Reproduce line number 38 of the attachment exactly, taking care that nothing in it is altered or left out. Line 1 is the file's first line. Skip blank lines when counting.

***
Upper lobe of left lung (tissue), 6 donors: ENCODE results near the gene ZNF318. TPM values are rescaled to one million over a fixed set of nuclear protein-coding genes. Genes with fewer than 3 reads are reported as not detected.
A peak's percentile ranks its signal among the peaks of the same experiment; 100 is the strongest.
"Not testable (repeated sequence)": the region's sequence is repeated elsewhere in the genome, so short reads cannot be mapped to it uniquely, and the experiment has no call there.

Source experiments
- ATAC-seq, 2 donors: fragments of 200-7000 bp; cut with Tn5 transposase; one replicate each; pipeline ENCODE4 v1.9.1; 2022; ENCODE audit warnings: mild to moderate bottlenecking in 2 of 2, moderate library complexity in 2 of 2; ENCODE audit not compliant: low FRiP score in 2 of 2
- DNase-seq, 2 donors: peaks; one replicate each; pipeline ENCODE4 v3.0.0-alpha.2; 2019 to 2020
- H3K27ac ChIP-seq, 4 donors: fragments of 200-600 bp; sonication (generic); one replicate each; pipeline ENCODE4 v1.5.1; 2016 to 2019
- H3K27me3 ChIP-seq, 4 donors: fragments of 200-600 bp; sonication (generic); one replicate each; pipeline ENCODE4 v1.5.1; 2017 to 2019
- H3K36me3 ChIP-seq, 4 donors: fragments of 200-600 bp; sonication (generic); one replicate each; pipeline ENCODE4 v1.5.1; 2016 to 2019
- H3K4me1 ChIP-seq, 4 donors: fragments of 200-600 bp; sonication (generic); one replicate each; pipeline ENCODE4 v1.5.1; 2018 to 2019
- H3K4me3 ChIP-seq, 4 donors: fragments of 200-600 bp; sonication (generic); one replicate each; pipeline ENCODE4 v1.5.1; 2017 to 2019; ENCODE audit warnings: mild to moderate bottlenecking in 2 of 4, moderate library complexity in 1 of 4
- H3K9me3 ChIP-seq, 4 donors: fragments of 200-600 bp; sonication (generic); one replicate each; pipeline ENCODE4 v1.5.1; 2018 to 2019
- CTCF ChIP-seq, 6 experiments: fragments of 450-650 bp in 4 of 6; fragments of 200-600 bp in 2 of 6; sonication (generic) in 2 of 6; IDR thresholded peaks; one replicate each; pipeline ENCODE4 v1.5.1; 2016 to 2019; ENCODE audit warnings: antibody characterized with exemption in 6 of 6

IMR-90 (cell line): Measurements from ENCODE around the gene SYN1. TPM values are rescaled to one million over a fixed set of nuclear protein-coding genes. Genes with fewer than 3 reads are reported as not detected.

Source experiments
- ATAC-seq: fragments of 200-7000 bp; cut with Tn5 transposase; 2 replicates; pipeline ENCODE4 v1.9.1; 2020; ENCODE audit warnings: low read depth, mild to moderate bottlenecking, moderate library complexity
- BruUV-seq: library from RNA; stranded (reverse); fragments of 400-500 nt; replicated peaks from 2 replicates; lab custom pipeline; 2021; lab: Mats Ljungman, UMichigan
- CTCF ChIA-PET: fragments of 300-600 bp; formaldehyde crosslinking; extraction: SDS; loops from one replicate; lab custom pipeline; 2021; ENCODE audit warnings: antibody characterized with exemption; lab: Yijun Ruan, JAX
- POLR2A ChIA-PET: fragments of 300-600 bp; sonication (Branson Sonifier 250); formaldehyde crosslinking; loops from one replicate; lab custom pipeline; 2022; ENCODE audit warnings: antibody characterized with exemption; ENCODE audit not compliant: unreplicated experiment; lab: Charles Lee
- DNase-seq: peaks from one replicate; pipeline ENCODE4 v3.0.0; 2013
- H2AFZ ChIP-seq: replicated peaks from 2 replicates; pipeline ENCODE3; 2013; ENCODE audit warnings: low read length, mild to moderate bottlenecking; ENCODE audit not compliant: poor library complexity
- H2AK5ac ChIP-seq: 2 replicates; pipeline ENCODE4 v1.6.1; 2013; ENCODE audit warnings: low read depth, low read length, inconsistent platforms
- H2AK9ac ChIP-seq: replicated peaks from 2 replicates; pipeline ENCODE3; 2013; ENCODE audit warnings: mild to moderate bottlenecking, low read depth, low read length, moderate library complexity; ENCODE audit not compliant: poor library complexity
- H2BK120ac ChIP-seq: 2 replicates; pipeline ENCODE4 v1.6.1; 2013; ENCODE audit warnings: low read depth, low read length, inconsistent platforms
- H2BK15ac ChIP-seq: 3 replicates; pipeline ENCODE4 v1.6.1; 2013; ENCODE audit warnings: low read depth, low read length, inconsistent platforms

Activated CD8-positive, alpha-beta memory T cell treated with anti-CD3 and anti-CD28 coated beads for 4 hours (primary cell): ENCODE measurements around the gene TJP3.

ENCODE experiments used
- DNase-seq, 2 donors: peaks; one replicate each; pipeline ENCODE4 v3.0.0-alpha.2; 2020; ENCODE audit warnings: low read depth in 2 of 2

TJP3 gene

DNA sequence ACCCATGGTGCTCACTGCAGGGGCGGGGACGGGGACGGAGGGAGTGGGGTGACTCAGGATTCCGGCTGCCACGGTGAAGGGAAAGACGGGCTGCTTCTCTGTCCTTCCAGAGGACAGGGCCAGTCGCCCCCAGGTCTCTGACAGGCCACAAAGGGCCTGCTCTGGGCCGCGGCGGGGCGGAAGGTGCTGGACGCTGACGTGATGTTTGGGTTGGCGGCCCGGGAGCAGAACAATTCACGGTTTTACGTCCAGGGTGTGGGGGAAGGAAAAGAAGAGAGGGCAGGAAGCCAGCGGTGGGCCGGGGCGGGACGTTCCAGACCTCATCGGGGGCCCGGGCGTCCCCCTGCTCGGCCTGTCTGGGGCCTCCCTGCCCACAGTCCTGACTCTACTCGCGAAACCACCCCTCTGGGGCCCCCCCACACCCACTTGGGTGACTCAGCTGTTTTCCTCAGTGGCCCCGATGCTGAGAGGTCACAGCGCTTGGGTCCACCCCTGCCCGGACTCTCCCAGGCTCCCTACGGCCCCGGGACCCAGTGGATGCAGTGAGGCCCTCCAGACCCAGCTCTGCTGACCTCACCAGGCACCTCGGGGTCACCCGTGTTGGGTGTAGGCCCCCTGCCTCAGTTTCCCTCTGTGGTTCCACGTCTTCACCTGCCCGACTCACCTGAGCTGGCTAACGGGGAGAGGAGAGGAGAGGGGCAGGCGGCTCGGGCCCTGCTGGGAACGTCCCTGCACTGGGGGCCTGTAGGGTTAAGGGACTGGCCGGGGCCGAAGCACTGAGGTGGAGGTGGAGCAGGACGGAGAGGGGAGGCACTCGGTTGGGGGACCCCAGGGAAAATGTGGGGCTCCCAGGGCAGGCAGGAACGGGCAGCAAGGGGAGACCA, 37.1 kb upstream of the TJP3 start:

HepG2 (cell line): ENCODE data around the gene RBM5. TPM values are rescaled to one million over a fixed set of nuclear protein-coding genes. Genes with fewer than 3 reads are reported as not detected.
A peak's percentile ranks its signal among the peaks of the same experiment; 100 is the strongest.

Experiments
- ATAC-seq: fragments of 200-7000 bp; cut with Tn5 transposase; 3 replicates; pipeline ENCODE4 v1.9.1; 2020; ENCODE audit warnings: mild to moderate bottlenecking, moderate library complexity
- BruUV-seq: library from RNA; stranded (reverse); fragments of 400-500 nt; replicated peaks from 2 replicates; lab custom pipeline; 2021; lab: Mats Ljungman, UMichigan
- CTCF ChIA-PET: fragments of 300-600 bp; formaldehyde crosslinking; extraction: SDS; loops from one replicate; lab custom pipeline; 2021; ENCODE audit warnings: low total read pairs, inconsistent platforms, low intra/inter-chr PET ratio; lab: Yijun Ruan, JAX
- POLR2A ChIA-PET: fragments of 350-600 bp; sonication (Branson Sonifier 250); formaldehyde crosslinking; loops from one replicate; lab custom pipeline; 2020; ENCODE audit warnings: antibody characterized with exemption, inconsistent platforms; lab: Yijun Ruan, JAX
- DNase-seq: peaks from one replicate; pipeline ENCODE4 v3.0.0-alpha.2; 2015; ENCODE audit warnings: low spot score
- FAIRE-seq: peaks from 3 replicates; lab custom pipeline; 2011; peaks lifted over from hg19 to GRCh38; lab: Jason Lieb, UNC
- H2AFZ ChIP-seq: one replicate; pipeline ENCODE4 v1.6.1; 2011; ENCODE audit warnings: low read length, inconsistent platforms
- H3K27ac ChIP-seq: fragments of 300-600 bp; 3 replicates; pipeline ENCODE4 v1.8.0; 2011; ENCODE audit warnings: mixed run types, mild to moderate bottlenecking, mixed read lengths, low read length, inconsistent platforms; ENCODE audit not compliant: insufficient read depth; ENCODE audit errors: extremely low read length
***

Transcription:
- DNase-seq: peaks from one replicate; pipeline ENCODE4 v3.0.0-alpha.2; 2015; ENCODE audit warnings: low spot score